It's been sitting there, on the nightstand, for a century now, and you probably never even knew it existed.
And Arizona Gov. Jane Hull has until midnight tonight (Tuesday) to make it go away to sign a bill into law that will repeal the state's antiquated, unenforceable sex laws.
On the table is HB2016, a bill that would throw out laws that have been on the books for the past 100 years, but have rarely, if ever, been enforced.
The laws prohibit "open and notorious cohabitation," which means two people living together without the benefit of marriage; "crime against nature," which the laws define as sodomy and oral sex, even between married couples; and "lewd and lascivious acts," which Arizona courts have generally interpreted to include any sex act that does not lead to procreation.
Based on these Arizona laws, people who engage in sexual acts not designed for procreation can each be slapped with a $500 fine and 30 days in jail.
Rep. Steve May, the bill's sponsor, said Monday that these laws are used to discriminate against gays and lesbians. But these insidious laws don't stop there. If these laws were enforced, they would affect people from all walks of life.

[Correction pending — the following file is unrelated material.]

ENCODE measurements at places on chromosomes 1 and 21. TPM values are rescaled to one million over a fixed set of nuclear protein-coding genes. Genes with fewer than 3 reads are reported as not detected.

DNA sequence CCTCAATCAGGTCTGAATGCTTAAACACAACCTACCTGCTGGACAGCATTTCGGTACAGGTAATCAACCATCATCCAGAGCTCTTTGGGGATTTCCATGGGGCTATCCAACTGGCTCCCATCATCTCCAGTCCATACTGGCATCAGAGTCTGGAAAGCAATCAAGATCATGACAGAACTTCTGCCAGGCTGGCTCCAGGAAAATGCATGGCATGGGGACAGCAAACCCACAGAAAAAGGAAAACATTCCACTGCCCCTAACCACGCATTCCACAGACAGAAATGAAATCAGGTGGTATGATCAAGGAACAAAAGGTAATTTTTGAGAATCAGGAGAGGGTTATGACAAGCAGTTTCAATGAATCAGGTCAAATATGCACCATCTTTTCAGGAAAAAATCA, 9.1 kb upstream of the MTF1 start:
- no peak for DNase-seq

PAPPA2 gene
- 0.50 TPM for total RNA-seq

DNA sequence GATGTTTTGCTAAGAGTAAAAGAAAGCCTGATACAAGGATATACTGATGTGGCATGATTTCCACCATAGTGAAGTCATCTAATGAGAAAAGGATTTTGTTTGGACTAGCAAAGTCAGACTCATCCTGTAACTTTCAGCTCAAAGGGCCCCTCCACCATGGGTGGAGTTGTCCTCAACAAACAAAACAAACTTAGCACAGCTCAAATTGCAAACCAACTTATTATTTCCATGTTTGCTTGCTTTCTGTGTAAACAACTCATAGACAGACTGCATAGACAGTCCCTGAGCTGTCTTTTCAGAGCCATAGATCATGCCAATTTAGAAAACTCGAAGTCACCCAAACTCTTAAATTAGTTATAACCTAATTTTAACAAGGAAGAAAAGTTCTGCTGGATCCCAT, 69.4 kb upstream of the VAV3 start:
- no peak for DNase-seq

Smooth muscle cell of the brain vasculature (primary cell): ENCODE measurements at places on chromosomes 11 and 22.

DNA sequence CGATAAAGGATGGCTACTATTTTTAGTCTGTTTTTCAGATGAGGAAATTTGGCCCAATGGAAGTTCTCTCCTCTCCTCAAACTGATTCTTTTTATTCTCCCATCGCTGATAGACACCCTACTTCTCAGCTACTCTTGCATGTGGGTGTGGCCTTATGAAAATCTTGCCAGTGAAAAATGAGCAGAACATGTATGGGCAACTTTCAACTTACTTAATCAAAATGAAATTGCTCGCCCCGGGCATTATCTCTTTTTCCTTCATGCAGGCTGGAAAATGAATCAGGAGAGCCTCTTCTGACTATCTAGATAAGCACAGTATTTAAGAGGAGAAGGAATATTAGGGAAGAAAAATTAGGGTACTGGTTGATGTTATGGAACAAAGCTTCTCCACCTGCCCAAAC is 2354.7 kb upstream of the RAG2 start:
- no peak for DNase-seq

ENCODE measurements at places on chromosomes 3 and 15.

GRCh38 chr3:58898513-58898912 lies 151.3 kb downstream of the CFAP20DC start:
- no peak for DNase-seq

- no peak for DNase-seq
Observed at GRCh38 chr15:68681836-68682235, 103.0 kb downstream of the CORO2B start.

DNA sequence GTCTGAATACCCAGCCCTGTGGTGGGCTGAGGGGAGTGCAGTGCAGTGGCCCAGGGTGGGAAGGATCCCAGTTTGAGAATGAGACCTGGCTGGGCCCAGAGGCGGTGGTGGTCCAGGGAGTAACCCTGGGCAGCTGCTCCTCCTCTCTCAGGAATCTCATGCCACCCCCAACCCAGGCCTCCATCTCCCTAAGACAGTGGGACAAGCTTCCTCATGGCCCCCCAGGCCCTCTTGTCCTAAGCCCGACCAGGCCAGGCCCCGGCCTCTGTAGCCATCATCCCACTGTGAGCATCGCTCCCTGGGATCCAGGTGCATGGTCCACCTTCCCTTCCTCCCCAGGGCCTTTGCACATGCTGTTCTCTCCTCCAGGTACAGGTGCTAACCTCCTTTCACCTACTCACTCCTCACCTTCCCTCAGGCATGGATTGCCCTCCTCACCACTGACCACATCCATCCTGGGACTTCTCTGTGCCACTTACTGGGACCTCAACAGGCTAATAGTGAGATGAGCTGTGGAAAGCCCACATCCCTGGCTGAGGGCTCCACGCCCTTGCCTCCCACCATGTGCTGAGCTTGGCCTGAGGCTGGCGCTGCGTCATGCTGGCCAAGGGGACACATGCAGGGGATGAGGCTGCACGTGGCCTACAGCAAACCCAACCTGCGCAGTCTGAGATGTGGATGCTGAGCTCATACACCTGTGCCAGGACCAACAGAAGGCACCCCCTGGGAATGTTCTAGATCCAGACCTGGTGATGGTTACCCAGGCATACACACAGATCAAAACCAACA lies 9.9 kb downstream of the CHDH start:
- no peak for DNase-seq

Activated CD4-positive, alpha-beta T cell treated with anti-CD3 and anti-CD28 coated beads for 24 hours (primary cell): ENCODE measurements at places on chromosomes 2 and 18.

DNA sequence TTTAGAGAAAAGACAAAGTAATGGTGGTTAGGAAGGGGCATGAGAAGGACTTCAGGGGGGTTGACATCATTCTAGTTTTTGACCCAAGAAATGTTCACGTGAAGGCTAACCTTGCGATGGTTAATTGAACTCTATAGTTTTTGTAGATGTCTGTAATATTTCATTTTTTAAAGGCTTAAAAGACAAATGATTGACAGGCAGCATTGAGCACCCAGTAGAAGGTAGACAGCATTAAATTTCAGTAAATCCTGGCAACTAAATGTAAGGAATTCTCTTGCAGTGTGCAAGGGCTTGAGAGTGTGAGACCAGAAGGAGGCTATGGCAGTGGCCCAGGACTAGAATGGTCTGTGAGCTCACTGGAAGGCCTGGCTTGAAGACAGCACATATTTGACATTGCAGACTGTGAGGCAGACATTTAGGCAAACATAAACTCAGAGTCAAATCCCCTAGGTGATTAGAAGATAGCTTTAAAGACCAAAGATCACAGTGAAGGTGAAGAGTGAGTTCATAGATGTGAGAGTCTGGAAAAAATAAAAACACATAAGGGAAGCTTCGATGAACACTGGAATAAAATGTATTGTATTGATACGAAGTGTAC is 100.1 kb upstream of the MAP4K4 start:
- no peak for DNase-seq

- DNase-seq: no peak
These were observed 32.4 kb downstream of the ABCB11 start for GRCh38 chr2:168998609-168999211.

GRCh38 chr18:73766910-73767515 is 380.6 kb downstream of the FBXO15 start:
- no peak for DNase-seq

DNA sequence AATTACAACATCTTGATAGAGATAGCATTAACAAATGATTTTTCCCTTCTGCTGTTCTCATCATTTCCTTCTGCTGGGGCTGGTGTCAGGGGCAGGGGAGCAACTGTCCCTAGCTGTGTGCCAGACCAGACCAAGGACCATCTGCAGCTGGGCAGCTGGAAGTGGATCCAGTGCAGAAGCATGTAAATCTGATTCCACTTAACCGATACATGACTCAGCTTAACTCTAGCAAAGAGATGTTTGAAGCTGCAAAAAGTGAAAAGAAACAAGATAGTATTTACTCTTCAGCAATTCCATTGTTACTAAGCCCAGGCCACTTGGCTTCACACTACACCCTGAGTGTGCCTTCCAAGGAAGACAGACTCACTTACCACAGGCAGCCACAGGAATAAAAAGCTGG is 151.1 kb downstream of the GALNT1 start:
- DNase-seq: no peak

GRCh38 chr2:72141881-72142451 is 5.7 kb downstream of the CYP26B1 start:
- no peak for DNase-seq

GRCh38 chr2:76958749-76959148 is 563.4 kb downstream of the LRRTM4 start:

And even though these antiquated morality clauses are seldom brought into play, they can open the door to any bedroom at anytime.
May said, for example, that a person applying for a job could be asked if he or she is knowingly violating any existing criminal statutes. "If you know about these laws," he said, "you have to answer yes. That could keep you from getting work."
Throwing these laws off the books has nothing to do with morality. All it's meant to do is get rid of legislation that never had any business in our bedrooms in the first place.
HB2016 tosses out a piece of legal mumbo jumbo that never did anything to protect the health and welfare of Americans.
Supporting HB2016 takes a stand, and it's the right thing to do.